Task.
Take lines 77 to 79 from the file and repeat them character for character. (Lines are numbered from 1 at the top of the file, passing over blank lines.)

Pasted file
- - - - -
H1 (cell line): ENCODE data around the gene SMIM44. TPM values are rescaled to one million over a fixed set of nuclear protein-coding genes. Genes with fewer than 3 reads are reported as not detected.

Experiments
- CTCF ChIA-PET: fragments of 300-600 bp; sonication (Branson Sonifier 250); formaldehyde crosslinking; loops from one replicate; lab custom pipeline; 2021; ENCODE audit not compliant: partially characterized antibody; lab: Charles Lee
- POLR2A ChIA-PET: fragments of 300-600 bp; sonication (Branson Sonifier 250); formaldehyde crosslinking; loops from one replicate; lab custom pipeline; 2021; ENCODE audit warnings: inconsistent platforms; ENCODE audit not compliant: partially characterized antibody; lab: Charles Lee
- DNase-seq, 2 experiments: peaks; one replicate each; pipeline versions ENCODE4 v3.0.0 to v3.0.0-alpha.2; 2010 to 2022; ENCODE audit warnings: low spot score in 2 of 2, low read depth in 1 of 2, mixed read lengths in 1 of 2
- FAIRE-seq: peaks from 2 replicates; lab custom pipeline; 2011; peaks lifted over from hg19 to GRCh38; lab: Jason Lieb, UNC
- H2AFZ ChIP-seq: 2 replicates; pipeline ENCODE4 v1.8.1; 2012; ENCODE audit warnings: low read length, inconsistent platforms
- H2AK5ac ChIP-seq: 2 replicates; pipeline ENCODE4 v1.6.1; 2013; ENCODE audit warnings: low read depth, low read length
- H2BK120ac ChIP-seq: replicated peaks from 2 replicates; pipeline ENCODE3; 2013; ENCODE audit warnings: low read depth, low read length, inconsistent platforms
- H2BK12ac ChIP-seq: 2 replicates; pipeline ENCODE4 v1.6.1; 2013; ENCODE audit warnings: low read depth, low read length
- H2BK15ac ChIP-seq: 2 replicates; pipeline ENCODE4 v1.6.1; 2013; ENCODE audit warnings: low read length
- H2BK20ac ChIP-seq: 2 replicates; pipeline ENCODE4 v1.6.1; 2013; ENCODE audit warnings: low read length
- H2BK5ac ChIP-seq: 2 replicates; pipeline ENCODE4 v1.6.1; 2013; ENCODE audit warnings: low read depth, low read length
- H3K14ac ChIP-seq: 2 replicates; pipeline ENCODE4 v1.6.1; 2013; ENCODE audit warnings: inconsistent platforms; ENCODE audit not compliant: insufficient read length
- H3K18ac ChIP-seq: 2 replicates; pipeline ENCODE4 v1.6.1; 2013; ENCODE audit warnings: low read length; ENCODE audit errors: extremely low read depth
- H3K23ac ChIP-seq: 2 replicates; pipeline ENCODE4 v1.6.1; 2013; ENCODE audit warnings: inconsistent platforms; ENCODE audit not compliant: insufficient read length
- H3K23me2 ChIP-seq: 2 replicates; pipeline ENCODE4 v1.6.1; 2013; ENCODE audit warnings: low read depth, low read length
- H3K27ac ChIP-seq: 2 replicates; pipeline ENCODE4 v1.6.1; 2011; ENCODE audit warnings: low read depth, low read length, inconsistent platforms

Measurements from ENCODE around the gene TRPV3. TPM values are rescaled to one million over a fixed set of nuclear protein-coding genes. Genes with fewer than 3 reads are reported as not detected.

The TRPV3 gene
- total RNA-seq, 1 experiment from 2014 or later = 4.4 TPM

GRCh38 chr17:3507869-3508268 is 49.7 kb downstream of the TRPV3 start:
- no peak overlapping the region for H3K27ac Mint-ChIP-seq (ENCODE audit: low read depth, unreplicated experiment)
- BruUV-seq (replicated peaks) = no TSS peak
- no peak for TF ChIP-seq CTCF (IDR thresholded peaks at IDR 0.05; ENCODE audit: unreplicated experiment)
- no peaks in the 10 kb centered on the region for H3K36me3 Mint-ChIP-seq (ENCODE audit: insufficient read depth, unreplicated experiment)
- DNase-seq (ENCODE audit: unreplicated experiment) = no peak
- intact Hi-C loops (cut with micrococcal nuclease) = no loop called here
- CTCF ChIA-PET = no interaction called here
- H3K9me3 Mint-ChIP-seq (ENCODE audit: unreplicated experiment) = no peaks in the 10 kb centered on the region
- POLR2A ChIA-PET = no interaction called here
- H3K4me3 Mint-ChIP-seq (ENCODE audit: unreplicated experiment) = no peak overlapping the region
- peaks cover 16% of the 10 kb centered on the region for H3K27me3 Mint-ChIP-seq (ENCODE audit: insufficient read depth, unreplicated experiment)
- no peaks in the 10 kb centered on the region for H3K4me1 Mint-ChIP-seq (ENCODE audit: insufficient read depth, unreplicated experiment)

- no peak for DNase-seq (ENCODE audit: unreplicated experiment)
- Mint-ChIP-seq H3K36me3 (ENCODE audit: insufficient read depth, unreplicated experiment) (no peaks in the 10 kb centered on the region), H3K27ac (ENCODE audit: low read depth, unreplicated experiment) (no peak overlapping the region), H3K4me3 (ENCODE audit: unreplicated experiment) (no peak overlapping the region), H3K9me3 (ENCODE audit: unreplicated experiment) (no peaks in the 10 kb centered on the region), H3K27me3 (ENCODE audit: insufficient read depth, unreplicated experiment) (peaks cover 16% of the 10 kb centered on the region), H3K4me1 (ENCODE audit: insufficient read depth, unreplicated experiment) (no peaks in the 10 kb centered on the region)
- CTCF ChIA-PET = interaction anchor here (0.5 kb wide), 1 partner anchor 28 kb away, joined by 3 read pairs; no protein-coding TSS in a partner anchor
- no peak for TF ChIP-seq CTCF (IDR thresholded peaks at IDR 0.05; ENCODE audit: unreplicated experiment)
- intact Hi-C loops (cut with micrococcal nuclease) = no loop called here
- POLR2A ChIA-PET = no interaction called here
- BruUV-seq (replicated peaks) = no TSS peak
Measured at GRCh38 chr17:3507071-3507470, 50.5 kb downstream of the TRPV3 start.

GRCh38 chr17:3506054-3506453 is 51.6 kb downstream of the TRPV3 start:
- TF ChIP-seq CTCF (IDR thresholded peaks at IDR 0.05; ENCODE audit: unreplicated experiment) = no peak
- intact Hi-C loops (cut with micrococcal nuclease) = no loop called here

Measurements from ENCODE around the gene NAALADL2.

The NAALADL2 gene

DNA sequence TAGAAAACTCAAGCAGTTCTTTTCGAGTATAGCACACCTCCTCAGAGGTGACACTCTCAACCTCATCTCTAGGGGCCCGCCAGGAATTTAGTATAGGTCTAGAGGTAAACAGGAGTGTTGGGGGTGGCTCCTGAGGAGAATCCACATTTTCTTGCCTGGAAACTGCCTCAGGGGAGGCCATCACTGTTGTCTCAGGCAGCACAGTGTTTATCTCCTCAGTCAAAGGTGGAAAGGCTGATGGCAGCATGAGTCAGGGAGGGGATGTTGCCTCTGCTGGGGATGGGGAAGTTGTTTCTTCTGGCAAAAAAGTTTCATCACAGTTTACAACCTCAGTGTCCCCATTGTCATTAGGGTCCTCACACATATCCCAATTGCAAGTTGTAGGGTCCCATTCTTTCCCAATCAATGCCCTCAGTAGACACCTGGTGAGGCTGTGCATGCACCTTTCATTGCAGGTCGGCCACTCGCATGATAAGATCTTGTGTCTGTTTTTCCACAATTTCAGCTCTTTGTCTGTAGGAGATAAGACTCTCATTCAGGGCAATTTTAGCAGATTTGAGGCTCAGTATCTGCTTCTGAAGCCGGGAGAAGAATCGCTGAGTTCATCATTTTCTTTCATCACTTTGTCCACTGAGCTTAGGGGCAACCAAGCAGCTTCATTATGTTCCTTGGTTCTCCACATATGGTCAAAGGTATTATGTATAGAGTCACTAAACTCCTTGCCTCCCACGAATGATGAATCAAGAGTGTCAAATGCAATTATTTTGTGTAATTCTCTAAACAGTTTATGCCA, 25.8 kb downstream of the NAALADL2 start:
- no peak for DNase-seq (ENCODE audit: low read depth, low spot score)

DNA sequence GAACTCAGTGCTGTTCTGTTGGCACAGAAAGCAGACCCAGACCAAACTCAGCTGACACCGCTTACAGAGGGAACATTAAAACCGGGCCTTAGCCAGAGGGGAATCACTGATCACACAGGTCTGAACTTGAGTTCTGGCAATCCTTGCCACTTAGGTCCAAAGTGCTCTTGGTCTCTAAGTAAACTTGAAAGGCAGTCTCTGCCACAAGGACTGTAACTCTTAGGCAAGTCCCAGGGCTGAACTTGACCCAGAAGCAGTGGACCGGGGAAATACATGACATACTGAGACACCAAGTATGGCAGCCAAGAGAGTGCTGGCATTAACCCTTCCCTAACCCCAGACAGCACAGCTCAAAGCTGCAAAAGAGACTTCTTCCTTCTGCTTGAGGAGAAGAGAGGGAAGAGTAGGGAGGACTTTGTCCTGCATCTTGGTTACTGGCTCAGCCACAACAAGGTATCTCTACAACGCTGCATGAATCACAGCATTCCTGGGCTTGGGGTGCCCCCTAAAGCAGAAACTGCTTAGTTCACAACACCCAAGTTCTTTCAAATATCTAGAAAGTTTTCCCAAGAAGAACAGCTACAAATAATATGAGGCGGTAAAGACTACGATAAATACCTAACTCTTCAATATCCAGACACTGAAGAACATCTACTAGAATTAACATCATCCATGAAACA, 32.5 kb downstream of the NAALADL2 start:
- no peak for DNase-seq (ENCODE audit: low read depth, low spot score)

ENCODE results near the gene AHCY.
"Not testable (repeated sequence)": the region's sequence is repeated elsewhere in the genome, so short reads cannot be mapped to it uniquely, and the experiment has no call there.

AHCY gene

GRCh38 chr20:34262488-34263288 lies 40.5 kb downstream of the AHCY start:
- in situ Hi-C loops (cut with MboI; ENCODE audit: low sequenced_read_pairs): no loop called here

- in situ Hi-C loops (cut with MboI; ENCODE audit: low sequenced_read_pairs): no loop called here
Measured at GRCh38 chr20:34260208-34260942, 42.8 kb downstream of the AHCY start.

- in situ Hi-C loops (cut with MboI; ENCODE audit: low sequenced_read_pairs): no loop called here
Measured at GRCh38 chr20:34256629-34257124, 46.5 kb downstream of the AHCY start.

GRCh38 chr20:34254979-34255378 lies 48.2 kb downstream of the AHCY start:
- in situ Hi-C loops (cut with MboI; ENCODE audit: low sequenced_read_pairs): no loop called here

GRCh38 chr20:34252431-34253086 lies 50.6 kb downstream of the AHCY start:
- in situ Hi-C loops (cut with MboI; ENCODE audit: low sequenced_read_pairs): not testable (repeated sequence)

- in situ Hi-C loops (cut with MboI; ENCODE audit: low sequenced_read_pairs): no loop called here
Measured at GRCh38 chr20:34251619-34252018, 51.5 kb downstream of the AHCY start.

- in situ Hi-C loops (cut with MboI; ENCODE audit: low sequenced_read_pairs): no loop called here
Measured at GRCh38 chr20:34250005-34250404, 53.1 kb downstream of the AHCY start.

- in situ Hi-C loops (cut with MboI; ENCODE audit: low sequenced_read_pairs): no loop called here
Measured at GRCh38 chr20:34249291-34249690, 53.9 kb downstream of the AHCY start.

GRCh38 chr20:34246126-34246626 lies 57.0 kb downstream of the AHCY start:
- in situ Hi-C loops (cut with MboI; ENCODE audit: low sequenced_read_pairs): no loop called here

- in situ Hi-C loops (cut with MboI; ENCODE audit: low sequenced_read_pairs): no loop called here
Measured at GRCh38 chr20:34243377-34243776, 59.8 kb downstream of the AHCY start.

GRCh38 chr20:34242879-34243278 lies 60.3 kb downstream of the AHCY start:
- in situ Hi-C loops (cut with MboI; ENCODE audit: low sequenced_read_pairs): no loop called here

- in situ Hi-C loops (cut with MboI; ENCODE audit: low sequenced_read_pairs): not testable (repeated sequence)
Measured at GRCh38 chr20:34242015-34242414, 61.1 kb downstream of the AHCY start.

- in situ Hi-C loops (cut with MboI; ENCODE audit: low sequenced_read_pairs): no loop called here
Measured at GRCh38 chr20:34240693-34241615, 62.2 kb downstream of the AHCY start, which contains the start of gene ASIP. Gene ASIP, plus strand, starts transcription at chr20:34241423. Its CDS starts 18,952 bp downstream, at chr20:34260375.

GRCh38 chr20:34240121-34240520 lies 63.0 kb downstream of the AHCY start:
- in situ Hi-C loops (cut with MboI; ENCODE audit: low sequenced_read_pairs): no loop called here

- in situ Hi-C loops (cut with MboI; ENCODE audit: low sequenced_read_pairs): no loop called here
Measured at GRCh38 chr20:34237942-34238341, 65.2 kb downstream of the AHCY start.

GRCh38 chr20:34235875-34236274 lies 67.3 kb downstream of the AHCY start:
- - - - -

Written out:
- in situ Hi-C loops (cut with MboI; ENCODE audit: low sequenced_read_pairs): not testable (repeated sequence)
Measured at GRCh38 chr20:34242015-34242414, 61.1 kb downstream of the AHCY start.

- in situ Hi-C loops (cut with MboI; ENCODE audit: low sequenced_read_pairs): no loop called here